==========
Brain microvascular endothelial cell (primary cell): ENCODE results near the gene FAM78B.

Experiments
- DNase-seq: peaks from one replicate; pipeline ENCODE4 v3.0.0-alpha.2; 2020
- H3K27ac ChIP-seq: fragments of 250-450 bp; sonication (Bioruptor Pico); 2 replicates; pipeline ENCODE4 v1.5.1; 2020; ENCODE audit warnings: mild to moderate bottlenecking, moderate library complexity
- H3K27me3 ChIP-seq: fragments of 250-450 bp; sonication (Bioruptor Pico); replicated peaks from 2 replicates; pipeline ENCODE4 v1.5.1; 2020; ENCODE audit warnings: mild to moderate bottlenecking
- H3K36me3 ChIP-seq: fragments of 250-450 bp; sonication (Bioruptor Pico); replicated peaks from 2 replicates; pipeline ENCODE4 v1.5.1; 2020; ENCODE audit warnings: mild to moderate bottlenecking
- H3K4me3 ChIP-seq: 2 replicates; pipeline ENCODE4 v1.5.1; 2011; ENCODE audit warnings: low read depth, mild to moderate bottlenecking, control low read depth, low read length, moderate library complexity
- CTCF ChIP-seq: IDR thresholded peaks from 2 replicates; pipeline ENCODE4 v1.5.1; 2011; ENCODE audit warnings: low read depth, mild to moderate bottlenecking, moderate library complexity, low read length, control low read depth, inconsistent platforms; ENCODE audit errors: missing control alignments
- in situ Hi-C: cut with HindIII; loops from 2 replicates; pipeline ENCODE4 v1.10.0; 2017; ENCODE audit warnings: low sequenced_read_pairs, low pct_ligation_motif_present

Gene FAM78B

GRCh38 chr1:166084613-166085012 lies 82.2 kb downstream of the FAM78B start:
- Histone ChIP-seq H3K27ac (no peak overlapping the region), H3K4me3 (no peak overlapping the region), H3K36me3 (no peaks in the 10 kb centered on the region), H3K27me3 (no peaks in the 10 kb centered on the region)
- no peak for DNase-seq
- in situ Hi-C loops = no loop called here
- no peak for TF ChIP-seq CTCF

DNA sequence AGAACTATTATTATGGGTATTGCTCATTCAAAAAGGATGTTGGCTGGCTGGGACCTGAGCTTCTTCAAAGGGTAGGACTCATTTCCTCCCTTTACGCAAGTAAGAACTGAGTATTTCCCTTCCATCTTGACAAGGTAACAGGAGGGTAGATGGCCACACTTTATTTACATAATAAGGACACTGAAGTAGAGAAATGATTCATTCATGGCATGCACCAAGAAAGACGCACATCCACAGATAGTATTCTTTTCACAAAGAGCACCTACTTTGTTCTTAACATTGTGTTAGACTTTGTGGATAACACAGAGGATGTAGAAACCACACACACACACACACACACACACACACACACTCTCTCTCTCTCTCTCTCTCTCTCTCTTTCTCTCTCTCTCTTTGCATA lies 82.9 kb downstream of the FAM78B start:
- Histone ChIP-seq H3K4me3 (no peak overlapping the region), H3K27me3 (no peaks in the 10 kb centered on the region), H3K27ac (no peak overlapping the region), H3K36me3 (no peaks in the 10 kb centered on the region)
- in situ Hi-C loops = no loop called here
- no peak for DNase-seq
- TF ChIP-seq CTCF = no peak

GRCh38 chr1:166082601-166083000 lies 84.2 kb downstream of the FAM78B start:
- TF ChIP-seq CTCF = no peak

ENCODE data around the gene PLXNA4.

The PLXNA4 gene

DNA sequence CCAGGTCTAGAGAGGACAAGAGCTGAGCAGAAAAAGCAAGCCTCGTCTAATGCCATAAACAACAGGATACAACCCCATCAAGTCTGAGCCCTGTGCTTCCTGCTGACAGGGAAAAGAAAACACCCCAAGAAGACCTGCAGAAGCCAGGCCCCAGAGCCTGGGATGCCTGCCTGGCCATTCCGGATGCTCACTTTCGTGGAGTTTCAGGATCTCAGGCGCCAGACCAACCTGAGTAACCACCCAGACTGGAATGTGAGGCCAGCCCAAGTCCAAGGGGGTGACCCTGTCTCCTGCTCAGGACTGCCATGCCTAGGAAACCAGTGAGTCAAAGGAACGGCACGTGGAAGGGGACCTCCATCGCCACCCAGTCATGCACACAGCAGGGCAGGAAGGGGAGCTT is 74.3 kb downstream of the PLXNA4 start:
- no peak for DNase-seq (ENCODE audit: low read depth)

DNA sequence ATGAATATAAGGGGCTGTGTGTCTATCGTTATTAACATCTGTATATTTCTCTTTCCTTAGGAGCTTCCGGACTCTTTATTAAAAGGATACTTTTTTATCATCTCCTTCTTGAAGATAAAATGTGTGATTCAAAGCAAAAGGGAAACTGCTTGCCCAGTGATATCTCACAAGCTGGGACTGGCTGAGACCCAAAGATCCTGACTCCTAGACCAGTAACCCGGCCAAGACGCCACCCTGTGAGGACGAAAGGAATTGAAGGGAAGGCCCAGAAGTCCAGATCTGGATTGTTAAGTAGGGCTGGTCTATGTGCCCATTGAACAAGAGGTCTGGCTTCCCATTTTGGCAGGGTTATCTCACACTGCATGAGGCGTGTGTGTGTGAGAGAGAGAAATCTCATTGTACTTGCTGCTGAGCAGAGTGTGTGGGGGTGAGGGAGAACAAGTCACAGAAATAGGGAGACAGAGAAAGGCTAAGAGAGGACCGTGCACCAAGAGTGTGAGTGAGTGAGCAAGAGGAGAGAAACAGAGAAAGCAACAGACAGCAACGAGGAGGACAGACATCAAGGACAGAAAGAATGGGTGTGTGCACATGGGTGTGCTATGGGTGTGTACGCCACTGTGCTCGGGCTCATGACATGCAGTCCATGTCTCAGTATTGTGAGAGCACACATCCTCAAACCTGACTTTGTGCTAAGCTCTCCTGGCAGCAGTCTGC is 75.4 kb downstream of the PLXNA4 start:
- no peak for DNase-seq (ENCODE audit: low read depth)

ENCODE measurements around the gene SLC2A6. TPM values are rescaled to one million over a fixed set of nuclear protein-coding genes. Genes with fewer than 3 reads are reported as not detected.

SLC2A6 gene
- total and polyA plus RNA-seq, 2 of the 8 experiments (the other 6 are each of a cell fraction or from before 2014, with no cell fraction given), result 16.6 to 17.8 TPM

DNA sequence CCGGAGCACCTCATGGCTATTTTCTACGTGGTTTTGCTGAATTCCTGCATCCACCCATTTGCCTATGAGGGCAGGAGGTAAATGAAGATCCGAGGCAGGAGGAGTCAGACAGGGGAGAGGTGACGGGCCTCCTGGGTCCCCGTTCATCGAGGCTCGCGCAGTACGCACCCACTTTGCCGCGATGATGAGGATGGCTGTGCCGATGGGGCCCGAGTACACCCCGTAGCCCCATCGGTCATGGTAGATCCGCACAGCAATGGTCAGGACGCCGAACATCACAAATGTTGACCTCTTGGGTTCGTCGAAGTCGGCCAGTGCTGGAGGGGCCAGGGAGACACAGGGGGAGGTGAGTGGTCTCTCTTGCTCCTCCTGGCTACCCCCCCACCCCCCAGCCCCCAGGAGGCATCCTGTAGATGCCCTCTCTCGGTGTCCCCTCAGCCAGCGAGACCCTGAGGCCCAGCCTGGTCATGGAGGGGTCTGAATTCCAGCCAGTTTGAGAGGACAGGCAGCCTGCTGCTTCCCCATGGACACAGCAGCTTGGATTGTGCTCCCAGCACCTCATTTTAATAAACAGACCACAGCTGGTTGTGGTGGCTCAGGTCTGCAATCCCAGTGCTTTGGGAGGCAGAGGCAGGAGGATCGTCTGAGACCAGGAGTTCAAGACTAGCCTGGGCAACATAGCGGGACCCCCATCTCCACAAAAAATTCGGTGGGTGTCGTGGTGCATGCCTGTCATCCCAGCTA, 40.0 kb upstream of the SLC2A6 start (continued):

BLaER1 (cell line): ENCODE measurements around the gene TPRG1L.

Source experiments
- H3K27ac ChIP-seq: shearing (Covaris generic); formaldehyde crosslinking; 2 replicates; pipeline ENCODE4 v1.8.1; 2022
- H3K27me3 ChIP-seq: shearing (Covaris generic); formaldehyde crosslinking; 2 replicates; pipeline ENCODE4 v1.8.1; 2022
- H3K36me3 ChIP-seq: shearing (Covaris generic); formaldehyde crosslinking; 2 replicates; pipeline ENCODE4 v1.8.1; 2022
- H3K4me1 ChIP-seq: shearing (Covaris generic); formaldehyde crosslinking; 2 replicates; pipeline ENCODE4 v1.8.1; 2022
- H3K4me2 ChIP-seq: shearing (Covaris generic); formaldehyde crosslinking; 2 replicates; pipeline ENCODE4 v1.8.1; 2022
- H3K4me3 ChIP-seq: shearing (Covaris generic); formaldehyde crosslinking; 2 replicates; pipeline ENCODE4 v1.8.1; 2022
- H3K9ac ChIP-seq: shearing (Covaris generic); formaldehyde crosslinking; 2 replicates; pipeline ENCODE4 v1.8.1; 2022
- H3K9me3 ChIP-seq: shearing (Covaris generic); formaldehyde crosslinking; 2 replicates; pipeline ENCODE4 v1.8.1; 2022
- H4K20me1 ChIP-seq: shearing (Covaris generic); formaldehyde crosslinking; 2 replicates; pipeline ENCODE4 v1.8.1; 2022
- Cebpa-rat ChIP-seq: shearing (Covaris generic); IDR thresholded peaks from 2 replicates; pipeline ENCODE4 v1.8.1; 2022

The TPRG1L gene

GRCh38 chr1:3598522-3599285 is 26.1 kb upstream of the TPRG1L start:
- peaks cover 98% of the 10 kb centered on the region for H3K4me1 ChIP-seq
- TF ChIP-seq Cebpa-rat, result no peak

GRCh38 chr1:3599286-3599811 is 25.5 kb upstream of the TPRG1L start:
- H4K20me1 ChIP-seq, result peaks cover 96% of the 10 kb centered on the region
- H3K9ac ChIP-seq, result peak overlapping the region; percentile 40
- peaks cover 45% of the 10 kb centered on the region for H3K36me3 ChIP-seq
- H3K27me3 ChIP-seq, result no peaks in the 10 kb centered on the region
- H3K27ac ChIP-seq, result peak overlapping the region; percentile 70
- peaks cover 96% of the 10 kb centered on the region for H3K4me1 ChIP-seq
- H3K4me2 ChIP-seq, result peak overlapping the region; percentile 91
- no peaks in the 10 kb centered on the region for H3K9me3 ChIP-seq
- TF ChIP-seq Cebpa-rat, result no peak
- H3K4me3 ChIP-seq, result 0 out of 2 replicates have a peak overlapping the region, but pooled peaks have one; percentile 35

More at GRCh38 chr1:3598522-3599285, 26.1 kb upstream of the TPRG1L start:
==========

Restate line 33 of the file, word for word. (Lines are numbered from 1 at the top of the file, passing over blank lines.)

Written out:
BLaER1 (cell line): ENCODE measurements around the gene TPRG1L.